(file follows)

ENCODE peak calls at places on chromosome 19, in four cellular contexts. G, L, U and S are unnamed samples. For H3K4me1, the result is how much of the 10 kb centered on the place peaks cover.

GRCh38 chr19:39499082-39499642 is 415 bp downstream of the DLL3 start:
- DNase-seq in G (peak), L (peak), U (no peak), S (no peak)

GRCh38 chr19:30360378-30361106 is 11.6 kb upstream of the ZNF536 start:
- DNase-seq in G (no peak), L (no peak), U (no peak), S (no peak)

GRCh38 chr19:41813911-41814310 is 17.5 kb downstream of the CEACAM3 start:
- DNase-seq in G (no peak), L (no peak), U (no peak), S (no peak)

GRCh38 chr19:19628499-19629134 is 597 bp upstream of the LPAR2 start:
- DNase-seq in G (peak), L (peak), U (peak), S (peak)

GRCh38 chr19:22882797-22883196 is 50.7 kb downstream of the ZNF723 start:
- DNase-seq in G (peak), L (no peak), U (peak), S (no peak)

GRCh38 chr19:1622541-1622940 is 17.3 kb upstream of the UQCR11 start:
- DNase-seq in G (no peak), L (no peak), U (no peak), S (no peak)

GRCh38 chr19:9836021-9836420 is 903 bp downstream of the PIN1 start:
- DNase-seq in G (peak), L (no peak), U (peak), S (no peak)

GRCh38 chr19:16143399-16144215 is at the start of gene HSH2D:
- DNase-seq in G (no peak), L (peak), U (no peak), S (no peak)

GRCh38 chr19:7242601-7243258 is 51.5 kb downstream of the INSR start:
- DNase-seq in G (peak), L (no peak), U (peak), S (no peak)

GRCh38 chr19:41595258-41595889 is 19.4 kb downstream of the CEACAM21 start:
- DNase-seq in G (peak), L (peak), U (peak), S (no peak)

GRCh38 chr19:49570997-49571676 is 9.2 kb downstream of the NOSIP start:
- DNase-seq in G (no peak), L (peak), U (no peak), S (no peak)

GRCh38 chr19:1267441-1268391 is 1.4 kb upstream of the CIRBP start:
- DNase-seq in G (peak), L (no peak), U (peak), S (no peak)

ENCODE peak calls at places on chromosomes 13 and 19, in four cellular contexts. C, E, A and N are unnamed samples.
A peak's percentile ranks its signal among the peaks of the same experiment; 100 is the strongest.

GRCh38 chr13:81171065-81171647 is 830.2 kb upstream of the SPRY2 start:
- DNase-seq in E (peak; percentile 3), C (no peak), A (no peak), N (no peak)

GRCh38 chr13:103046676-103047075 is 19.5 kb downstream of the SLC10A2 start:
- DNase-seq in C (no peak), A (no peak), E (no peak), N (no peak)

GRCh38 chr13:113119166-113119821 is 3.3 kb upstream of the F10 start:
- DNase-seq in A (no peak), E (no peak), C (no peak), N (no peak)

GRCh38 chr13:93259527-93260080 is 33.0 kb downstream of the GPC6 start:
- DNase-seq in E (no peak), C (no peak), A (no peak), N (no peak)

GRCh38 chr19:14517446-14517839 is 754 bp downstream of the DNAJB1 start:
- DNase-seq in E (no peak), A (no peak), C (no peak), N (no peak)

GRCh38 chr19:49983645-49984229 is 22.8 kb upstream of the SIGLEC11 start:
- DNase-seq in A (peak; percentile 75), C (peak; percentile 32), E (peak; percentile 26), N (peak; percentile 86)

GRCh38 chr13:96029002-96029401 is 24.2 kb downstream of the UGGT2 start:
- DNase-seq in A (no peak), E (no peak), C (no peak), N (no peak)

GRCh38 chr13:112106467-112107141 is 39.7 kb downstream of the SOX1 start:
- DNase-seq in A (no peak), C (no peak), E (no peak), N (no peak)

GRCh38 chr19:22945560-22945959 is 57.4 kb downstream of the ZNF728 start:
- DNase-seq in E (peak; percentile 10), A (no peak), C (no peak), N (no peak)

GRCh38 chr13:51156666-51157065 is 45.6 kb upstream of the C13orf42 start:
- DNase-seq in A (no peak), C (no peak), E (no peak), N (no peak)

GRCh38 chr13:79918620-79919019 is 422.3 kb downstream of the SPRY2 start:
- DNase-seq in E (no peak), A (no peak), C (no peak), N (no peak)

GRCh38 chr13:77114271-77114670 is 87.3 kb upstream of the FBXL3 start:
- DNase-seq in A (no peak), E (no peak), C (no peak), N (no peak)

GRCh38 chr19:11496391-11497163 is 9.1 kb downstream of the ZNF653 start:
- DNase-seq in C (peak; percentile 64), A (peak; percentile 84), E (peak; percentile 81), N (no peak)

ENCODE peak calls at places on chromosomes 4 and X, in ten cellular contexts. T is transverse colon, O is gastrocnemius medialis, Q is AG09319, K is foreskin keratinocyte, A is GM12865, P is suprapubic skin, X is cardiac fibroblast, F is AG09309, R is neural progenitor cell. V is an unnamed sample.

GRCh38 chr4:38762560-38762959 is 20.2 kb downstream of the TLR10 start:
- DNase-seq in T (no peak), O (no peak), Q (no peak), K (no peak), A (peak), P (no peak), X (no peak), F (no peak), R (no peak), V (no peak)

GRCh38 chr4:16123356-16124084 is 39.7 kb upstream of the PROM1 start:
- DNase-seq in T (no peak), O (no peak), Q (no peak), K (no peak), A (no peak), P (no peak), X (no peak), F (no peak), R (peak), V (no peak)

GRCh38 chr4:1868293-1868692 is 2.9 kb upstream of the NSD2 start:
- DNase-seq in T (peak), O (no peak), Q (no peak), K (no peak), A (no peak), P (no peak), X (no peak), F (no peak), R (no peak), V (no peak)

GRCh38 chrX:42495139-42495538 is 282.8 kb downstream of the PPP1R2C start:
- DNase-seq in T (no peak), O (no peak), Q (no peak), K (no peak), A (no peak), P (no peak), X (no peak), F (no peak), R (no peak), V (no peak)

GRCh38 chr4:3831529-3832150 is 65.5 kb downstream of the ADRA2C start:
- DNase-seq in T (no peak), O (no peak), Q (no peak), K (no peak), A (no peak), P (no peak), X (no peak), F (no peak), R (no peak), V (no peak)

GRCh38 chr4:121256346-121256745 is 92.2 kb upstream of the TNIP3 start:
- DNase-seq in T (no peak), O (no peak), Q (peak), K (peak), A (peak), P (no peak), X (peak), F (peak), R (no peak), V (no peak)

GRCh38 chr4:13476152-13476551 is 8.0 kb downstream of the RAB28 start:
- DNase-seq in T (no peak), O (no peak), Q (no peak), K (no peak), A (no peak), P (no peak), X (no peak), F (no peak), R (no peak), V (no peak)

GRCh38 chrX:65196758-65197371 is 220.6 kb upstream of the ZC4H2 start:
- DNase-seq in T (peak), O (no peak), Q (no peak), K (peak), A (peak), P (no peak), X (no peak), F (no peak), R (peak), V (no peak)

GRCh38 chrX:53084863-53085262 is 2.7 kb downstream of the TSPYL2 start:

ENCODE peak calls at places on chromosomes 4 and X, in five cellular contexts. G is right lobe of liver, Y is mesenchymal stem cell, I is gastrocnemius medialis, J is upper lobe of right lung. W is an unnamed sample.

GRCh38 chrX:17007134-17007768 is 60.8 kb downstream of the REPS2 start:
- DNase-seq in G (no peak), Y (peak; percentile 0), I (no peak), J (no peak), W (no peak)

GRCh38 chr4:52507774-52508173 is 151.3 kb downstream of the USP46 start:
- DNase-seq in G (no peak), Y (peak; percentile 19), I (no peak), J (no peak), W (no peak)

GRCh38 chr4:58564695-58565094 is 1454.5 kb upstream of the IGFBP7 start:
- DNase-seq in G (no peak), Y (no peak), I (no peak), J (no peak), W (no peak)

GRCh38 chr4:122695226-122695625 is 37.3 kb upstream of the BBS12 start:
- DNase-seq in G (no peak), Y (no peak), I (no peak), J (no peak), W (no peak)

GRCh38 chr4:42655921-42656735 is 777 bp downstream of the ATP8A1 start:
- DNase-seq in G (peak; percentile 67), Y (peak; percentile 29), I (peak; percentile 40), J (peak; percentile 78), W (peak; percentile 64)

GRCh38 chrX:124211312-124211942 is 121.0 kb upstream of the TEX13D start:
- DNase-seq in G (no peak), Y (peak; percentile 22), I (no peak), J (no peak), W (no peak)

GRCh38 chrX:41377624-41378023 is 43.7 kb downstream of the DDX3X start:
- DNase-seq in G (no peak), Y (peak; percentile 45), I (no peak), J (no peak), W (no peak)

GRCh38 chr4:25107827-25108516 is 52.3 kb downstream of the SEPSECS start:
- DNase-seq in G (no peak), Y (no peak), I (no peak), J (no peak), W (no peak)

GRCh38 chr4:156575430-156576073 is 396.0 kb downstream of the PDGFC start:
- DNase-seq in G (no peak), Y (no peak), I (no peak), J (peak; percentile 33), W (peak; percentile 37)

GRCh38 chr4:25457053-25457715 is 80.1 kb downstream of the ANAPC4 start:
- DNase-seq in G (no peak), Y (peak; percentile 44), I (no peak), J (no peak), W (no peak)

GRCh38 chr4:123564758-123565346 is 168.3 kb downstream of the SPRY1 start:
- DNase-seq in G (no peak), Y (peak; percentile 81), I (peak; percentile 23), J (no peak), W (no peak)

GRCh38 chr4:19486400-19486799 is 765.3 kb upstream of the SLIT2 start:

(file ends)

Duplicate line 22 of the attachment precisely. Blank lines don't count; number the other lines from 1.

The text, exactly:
GRCh38 chr19:49570997-49571676 is 9.2 kb downstream of the NOSIP start: